Tracing the Legacy of Athangudi Tiles

Are you searching for a good quality tile? Haven’t you got any of them despite multiple searches? Haven’t any building materials firm offered you the best one till now? Don’t worry, Athangudi tiles are your answer.

History of Athangudi Tiles:

Athangudi tiles are named after the village where they originated and are made – Athangudi, located in a village in the Sivagangai district of Chettinad, Tamil Nadu. They are handcrafted tiles using age old traditional practices and craftsmanship. These tiles are made of locally-available sand, cement and naturally occurring oxides. These tiles are very famous for their colorful and intricate patterns, mostly created in shades of red, blue, emerald, mustard and grey.

Purpose of the Tiles :

The architects always choose these tiles for residential and commercial projects. As Athangudi tiles are essentially made from cement, what sets them apart is that they are pressed and molded by hand on glass surfaces. Athangudi falls in the Chettinad region, where the palatial mansions of the Chettiars are filled with these specialized tiles.

The affluent Chettiars had their mansions kitted out with products from all over the world. Tiles from Spain, teak from Burma, enamel from Czechoslovakia, marble from Italy, and ceramic tiles from Minton. While traditional South Indian homes had floors made of clay or stone, the homes of the Chettiars were a veritable melange of cultures and products from all over the world that included floors sporting tiles that were easy to manage and came with a glazed, fine finish. Walk into Athangudi, and you will enter the world of color. Small and big homes contain with famous intricately patterned and gloriously hued tiles.

The factories are not large; most of them have a few workstations where craftsmen are hard at work using their hands to mold and craft these richly patterned tiles. What makes them so alluring even today? It’s the process and the fact that they are Eco-friendly.

The freshly finished tiles are kept immersed in water for around 8 to 12 days and dried for 24 hours to make them tightly knit and compact. At the end of this process, the tile slides away from its resident glass frame and is dried out completely by covering them with locally sourced rice husks. The natural oils in the husk are absorbed by the tiles, giving them a natural sheen and glazed finish.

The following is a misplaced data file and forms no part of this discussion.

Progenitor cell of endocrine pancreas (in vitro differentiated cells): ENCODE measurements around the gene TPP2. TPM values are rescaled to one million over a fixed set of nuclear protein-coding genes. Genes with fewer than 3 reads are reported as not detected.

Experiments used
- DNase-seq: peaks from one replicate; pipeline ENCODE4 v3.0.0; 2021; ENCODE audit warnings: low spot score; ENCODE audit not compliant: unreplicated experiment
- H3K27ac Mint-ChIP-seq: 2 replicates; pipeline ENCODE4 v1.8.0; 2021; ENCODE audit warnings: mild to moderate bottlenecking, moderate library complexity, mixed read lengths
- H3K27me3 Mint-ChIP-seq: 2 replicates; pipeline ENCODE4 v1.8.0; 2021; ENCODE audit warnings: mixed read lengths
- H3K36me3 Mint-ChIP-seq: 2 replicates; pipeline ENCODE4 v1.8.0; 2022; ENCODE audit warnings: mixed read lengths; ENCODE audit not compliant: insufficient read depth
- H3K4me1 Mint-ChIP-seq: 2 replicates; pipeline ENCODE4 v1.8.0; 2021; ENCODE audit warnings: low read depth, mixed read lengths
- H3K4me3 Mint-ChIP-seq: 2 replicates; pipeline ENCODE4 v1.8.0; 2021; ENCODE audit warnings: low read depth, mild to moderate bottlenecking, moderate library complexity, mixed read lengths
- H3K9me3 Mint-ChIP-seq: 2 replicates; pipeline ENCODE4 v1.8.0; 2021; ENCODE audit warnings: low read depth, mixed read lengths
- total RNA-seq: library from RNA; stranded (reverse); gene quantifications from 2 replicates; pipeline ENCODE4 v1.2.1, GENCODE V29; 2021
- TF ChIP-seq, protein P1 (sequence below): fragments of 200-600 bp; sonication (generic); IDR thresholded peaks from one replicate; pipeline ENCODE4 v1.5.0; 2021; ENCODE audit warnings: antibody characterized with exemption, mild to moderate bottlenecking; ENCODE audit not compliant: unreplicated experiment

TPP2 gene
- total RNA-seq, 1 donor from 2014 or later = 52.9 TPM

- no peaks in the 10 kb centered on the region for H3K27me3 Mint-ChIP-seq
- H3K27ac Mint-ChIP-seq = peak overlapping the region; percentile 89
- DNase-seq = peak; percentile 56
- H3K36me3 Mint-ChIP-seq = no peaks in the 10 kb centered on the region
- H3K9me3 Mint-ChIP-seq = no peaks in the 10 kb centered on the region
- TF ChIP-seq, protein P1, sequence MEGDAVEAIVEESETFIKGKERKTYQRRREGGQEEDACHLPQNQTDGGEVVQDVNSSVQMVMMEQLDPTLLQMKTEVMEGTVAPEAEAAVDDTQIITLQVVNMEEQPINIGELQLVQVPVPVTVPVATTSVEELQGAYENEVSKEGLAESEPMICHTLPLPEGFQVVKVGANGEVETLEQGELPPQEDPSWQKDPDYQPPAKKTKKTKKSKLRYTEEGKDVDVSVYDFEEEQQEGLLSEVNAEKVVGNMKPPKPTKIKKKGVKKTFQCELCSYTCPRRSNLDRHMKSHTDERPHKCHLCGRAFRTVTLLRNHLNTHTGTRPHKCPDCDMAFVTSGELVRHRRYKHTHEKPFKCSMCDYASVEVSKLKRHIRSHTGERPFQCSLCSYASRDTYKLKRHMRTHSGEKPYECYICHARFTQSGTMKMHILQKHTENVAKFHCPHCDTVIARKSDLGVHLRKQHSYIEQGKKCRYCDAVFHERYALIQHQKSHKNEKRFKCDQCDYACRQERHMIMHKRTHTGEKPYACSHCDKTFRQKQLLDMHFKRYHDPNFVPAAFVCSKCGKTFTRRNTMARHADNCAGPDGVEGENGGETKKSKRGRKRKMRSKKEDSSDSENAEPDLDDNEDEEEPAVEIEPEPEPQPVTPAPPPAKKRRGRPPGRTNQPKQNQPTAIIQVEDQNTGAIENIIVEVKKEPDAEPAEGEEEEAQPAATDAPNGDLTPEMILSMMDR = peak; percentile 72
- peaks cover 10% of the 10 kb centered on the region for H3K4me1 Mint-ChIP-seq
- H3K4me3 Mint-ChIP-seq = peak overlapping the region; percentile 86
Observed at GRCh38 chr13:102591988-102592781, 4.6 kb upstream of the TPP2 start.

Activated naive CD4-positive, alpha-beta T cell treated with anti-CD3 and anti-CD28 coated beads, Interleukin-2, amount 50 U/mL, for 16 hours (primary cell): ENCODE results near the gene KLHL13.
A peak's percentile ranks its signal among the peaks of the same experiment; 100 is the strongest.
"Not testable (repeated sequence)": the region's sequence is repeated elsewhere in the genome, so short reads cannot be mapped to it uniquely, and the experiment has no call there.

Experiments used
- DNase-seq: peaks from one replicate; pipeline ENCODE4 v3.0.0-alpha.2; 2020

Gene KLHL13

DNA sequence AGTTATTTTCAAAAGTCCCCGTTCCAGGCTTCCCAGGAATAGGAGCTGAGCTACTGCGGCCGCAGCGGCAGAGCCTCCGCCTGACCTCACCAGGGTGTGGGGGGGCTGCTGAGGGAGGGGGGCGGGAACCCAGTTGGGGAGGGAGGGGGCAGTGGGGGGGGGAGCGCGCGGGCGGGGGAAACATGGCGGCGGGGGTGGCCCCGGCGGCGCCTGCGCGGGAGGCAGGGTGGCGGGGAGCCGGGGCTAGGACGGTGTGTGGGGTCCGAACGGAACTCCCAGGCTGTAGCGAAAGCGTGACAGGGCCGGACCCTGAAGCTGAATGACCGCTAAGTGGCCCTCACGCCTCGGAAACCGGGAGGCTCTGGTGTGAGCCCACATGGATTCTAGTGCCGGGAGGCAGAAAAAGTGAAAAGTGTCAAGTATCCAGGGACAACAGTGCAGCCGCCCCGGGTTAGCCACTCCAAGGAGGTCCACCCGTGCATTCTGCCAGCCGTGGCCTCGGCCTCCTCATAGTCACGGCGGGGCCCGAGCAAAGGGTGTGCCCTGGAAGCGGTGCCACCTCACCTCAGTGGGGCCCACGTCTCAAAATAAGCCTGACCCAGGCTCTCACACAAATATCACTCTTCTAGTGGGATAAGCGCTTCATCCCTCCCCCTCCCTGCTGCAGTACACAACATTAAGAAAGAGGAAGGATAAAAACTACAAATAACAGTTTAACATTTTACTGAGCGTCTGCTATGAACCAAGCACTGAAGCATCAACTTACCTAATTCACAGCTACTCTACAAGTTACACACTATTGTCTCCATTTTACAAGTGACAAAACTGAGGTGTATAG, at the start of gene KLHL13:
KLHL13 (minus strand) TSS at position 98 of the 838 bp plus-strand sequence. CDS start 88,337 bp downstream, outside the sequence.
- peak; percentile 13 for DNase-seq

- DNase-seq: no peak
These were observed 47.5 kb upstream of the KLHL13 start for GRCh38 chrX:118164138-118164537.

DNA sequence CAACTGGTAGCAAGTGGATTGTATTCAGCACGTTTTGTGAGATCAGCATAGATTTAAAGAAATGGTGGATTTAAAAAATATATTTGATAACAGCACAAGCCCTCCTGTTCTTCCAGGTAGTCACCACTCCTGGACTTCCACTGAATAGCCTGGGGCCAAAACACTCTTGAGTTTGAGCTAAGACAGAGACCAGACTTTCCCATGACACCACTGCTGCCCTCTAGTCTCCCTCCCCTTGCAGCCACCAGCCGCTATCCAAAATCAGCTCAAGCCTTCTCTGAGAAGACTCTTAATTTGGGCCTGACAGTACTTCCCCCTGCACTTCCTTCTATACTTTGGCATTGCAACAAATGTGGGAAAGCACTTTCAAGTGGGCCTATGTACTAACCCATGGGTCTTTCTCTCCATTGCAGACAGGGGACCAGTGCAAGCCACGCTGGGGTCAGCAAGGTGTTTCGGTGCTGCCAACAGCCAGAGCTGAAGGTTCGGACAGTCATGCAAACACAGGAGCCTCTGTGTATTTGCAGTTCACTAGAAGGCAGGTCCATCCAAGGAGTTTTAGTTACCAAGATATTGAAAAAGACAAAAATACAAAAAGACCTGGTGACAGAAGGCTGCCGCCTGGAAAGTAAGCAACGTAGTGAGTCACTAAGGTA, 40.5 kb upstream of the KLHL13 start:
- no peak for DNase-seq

Unique Quality of Athangudi Tiles

Athangudi tiles are considered sui generis because of their high durability, affordability, and their ability to be customized.

Although they come in a limited range of colors like red, green, and mustard, among others, they are not fried or baked, which makes them easy to maintain. In fact, the colors become brighter with use and additionally, coconut oil can be used to keep them shining.

The tiles are also environmentally friendly with no chemicals in them, which makes them ideal for urban living. Due to these features & Eco-friendly nature many prefer this tiles. Architects first give preference for these tiles.

Commonly Available Tile Sizes:

  • Flooring (0.75 inch thick)
    • 8 x 8 inches
    • 10 x 10 inches
  • Skirting (0.5 inch thick)
    • 8 x 8 inches
    • 10 x 10 inches
  • Borders (0.75 inch thick)
    • 10 x 5 inches
    • 8 x 6 inches
    • 8 x 5 inches
    • 8 x 4 inches…Reference

How are the Tiles Made?

This procedure can be understood in 10 easy steps:

1. A transparent piece of glass is clasped to a clean metal frame that acts as a bounding box to achieve the required size of the tile.

2. To print the chosen pattern or motif, a stencil is placed over the glass plate within the frame.

3. The coloured mixes are pre-prepared by blending finely-sieved sand and white cement with the respective coloured oxides in water, to a thick consistency. These different coloured mixes are poured into the different sections of the stencil with ladles. Alternatively, the coloured mixes are poured onto the glass plate directly and freehand swirls or floral designs are created with sticks (in a thickness of 3-4 millimetres).

4. To keep the colours in place, a dry powder of sand and cement is spread over the mix as soon as the stencil is removed from the frame. This layer has a thickness of 3-4 millimetres.

5. Next, the tile is filled with a layer of cement mortar and compacted with a hand spade. Once set, the dry powder is spread again to achieve a dry, level surface. This layer is 10 millimetres thick.

6. The bounding metal frame is then removed, leaving the tile on the glass plate.

7. The patterned cement tiles are dried for a day before immersing them in water for the curing process.

8. It takes about 8-12 days to cure the tiles under water to the desired strength.

9. Lastly, the cured tiles are dried under the sun among husks to soak up excess moisture. The glass plate detaches itself naturally from the tile in this process.

10. A stone is rubbed gently against the edges to obtain a smooth finish, and, finally, the tiles are stacked for dispatch.

Athangudi tiles are a legend that are now being dispatched across the globe. The beautiful little masterpieces are a sustainable option for homes and would definitely make a statement wherever it is used.